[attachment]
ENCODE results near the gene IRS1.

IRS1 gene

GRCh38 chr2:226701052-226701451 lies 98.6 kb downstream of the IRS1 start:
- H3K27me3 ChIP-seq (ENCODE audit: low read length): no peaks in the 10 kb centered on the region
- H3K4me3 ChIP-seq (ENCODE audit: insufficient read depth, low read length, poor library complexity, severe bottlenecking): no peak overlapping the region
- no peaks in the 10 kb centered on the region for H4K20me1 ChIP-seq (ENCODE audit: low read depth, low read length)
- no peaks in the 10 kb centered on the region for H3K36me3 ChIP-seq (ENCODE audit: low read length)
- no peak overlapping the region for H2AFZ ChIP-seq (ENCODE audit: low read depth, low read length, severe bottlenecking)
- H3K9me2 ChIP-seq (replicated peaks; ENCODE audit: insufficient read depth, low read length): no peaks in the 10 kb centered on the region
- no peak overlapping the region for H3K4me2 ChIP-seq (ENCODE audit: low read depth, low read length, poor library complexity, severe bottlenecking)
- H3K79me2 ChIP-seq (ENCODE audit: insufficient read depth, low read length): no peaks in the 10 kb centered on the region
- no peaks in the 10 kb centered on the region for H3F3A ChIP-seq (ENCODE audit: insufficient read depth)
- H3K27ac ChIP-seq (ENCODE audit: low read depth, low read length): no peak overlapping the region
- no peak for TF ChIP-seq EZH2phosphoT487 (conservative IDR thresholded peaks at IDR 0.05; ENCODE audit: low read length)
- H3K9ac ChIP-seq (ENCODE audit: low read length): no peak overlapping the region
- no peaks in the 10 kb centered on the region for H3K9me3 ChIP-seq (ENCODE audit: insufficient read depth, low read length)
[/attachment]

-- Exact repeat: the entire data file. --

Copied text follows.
ENCODE results near the gene IRS1.

IRS1 gene

GRCh38 chr2:226701052-226701451 lies 98.6 kb downstream of the IRS1 start:
- H3K27me3 ChIP-seq (ENCODE audit: low read length): no peaks in the 10 kb centered on the region
- H3K4me3 ChIP-seq (ENCODE audit: insufficient read depth, low read length, poor library complexity, severe bottlenecking): no peak overlapping the region
- no peaks in the 10 kb centered on the region for H4K20me1 ChIP-seq (ENCODE audit: low read depth, low read length)
- no peaks in the 10 kb centered on the region for H3K36me3 ChIP-seq (ENCODE audit: low read length)
- no peak overlapping the region for H2AFZ ChIP-seq (ENCODE audit: low read depth, low read length, severe bottlenecking)
- H3K9me2 ChIP-seq (replicated peaks; ENCODE audit: insufficient read depth, low read length): no peaks in the 10 kb centered on the region
- no peak overlapping the region for H3K4me2 ChIP-seq (ENCODE audit: low read depth, low read length, poor library complexity, severe bottlenecking)
- H3K79me2 ChIP-seq (ENCODE audit: insufficient read depth, low read length): no peaks in the 10 kb centered on the region
- no peaks in the 10 kb centered on the region for H3F3A ChIP-seq (ENCODE audit: insufficient read depth)
- H3K27ac ChIP-seq (ENCODE audit: low read depth, low read length): no peak overlapping the region
- no peak for TF ChIP-seq EZH2phosphoT487 (conservative IDR thresholded peaks at IDR 0.05; ENCODE audit: low read length)
- H3K9ac ChIP-seq (ENCODE audit: low read length): no peak overlapping the region
- no peaks in the 10 kb centered on the region for H3K9me3 ChIP-seq (ENCODE audit: insufficient read depth, low read length)